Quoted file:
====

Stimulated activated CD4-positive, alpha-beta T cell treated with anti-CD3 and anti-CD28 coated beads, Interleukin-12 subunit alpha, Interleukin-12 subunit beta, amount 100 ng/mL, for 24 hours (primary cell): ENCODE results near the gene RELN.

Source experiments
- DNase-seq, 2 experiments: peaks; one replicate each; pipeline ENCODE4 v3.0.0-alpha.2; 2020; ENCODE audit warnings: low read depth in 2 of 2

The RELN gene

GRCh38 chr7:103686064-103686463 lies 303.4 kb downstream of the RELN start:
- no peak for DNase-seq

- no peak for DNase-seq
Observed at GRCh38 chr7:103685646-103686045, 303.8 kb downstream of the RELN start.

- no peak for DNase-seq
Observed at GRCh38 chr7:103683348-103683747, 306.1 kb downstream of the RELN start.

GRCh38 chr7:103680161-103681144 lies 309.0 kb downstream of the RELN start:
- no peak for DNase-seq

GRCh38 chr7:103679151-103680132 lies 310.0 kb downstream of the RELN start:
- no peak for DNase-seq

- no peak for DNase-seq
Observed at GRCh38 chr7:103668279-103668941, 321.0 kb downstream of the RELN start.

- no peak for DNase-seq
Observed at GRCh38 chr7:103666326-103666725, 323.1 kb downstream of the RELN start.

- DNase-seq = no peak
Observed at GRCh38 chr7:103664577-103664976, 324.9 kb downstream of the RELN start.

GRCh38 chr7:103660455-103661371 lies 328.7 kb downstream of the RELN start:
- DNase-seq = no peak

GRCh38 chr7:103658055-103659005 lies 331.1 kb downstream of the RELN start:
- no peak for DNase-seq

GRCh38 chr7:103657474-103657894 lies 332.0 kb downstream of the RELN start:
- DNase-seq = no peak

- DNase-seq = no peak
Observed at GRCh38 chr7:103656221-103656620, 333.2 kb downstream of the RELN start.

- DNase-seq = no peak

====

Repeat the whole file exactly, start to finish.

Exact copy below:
Stimulated activated CD4-positive, alpha-beta T cell treated with anti-CD3 and anti-CD28 coated beads, Interleukin-12 subunit alpha, Interleukin-12 subunit beta, amount 100 ng/mL, for 24 hours (primary cell): ENCODE results near the gene RELN.

Source experiments
- DNase-seq, 2 experiments: peaks; one replicate each; pipeline ENCODE4 v3.0.0-alpha.2; 2020; ENCODE audit warnings: low read depth in 2 of 2

The RELN gene

GRCh38 chr7:103686064-103686463 lies 303.4 kb downstream of the RELN start:
- no peak for DNase-seq

- no peak for DNase-seq
Observed at GRCh38 chr7:103685646-103686045, 303.8 kb downstream of the RELN start.

- no peak for DNase-seq
Observed at GRCh38 chr7:103683348-103683747, 306.1 kb downstream of the RELN start.

GRCh38 chr7:103680161-103681144 lies 309.0 kb downstream of the RELN start:
- no peak for DNase-seq

GRCh38 chr7:103679151-103680132 lies 310.0 kb downstream of the RELN start:
- no peak for DNase-seq

- no peak for DNase-seq
Observed at GRCh38 chr7:103668279-103668941, 321.0 kb downstream of the RELN start.

- no peak for DNase-seq
Observed at GRCh38 chr7:103666326-103666725, 323.1 kb downstream of the RELN start.

- DNase-seq = no peak
Observed at GRCh38 chr7:103664577-103664976, 324.9 kb downstream of the RELN start.

GRCh38 chr7:103660455-103661371 lies 328.7 kb downstream of the RELN start:
- DNase-seq = no peak

GRCh38 chr7:103658055-103659005 lies 331.1 kb downstream of the RELN start:
- no peak for DNase-seq

GRCh38 chr7:103657474-103657894 lies 332.0 kb downstream of the RELN start:
- DNase-seq = no peak

- DNase-seq = no peak
Observed at GRCh38 chr7:103656221-103656620, 333.2 kb downstream of the RELN start.

- DNase-seq = no peak